• Menthol cigarettes: Providing a cool, minty sensation, menthol cigarettes mask the harshness of smoking. Menthol's cooling, numbing properties may permit larger puffs, deeper inhalation or allow smoke to stay in the lungs for a longer period of time, and is used as a local anesthetic to relieve throat irritation. Menthol cigarettes are popular with African American smokers—83% of African American smokers smoke mentholated cigarettes, compared to only 24% of White smokers. The FDA's Tobacco Products Scientific Advisory Committee has concluded that removing menthol cigarettes from the market will improve the public health of the U.S., and the FDA is determining whether regulatory actions should be taken.

Forms of smokeless tobacco

Many people falsely believe that because there is no smoke, there is no danger. This is not true. Smokeless tobacco still contains many dangerous chemicals and ingredients that can cause harm to the body. In addition, some forms are easier to disguise use, as there is no tell-tale smoke. This may make it easier for children to use tobacco products.

  • Chewing tobacco: Known as spit tobacco, or chew, chewing tobacco can come in loose-leaf strips of shredded tobacco leaves, or in the form of a plug, where the tobacco is pressed together, wrapped in a tobacco leaf, then twisted to resemble a rope. The most common form is loose-leaf, which means the strips of tobacco are sweetened and packaged in a foil pouch. In each form, the user takes a piece from the package, and places it in their mouth, between their gums and cheek. Chewing tobacco users are at risk for gum loss, cancers, stained teeth, and oral sores.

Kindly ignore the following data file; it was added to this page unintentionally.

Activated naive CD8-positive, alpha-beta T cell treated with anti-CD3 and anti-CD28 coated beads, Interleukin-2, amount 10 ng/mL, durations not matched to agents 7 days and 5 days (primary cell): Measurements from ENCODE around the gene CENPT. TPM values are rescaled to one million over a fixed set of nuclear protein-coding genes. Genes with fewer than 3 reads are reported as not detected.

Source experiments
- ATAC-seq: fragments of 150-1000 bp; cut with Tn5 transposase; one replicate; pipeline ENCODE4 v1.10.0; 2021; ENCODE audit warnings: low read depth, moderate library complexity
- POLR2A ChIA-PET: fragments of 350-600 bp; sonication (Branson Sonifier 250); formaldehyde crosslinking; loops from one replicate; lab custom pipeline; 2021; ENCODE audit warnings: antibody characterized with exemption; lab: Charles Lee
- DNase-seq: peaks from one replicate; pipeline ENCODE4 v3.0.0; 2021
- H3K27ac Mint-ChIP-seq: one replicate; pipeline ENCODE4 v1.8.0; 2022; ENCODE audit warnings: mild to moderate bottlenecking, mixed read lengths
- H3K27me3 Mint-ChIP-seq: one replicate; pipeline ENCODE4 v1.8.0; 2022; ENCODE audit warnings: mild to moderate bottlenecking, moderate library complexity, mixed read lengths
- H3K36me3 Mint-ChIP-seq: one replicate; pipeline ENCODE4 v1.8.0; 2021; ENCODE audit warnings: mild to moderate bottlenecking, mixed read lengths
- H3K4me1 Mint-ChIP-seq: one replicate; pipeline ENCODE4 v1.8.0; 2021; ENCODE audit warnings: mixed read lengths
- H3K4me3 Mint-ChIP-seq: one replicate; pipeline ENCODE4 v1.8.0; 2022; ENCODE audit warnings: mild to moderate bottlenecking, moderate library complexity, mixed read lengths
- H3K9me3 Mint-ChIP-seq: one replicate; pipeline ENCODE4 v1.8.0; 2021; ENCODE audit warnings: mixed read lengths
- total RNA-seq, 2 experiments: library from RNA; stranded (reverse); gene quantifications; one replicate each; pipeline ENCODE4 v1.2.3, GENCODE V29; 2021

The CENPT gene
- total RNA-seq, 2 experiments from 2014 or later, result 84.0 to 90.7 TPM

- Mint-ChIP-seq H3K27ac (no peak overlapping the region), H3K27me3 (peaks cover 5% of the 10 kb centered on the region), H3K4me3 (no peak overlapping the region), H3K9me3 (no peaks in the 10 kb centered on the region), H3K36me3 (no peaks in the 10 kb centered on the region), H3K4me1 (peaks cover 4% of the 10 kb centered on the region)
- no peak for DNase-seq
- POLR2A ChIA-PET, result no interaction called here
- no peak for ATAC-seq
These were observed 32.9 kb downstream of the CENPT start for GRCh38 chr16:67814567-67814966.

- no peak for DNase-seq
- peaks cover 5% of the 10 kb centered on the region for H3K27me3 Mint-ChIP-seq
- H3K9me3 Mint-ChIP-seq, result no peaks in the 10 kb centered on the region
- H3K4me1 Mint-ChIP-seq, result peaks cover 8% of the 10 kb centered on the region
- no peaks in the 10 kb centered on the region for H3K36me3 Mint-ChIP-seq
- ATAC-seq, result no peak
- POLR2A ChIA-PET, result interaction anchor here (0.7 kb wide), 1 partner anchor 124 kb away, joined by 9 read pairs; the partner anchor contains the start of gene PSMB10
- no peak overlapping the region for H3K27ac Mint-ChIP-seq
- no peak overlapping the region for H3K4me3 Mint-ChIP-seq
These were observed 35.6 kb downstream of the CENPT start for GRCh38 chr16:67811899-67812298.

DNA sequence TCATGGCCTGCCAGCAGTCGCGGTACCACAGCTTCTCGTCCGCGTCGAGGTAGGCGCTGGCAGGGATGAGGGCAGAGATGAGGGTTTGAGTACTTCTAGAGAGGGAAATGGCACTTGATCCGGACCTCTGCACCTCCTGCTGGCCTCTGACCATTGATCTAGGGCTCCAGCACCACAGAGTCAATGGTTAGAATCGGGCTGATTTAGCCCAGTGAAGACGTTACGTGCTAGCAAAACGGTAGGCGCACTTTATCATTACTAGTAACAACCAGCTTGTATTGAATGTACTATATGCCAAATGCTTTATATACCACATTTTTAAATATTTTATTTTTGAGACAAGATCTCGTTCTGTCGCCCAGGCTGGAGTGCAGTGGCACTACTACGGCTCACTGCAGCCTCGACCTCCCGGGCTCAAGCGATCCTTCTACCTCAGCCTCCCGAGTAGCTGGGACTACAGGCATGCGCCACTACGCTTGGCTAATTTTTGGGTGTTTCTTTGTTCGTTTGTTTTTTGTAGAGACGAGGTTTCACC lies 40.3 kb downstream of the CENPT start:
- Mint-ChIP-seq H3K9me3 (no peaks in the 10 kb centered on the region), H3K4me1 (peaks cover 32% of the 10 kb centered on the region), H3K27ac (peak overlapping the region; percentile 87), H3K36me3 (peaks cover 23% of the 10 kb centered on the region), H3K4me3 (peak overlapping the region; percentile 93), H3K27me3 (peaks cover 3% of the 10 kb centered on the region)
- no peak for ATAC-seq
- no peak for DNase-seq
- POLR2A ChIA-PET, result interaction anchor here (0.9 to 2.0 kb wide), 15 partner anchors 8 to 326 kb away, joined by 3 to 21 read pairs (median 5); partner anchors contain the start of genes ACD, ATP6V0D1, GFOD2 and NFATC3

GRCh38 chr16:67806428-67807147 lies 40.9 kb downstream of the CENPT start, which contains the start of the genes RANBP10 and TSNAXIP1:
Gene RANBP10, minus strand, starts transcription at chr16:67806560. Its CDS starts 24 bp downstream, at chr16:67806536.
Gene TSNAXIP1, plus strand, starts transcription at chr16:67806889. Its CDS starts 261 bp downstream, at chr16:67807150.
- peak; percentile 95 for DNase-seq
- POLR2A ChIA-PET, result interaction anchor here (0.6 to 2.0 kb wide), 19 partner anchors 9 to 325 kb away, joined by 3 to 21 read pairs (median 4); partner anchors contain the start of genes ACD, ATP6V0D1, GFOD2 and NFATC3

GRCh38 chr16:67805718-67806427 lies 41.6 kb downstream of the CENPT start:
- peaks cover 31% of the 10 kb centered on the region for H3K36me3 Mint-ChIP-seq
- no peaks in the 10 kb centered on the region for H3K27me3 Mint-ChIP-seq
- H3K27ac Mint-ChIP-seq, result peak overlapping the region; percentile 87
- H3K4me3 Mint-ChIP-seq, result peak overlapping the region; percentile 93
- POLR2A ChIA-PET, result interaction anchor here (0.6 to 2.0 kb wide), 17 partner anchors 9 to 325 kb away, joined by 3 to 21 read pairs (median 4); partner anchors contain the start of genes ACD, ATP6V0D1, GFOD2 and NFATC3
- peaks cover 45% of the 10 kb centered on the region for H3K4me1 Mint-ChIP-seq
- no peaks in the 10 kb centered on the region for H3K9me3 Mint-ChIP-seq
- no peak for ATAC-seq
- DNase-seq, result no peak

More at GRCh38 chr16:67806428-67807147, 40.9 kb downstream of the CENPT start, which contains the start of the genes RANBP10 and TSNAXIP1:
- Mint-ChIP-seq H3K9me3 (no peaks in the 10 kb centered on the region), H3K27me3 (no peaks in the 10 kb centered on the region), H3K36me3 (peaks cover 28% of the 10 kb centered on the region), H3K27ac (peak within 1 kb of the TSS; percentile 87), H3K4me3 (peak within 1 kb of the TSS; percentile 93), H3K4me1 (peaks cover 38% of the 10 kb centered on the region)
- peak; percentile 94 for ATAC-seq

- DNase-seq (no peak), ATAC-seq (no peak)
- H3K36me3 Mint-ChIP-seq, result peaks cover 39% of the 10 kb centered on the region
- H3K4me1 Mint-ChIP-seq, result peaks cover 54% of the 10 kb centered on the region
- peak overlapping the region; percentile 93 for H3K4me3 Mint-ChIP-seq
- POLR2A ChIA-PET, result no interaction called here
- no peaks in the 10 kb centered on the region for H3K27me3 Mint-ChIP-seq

• Snuff: Snuff is also referred to as pinch, or dip, and is a finely-ground form of tobacco that can be either dry or moist. Dry snuff is often a powder-like consistency, and can be inhaled through the nostrils, taken orally, or placed between the gums and cheek, as is common to do with moist snuff.

  • Snus: Snus is moist snuff that originated in Sweden. Snus is dispensed in packets, or sachets (like miniature tea bags), and placed between the gums and cheek. Snus contains between 3-10mg of nicotine (compared to about 1.5mg in cigarettes), depending on the portion size, and is marketed as a safer alternative to smoking for scenarios when smoking is prohibited. Snus is also designed so that there is no need to spit the product juices out, as is the case with other forms of smokeless tobacco, and this may make the product more attractive to teens. Snus contains many of the same dangers as other smokeless forms of tobacco, despite intense marketing as a safer alternative to cigarettes.

  • Pellets and other candy-like forms of tobacco: Tobacco that is meant to dissolve in the user's mouth is given the broad term "dissolvable tobacco." Several tobacco companies have created dissolvable tobacco in the form of sticks, strips, or orbs. This can incorporate the orbs (which resemble tic tac candies), strips (resembling breath strips that you place on your tongue to freshen your breath), and sticks (resembling slightly larger toothpicks) that are currently in some markets around the U.S. These items resemble candy or mints, and are easy to mistake for candy or mint packaging, making it a danger to children. These dissolvable forms of tobacco typically dissolve in anywhere from three minutes (for a strip) to 30 minutes (for a stick), and the nicotine content in each differs—some contain more nicotine than a typical cigarette, some contain less. There is a significant concern for accidental overdose by youth that may not recognize these products as tobacco. A child putting several orbs in their mouth at the same time, thinking they are candy, could consume a dangerous amount of nicotine at once.

Many of these forms of tobacco are available in flavors and are easier to get than cigarettes. The American Academy of Pediatrics (AAP) recommends that flavors be banned from all tobacco products, , and that tobacco product prices be increased so that it is harder for teens to get these products.

Some of these forms are commonly found in social settings, and it is important to have conversations with your children about abstaining from tobacco use, and resisting peer pressure.

More information

Last Updated
American Academy of Pediatrics (Copyright © 2017)
The information contained on this Web site should not be used as a substitute for the medical care and advice of your pediatrician. There may be variations in treatment that your pediatrician may recommend based on individual facts and circumstances.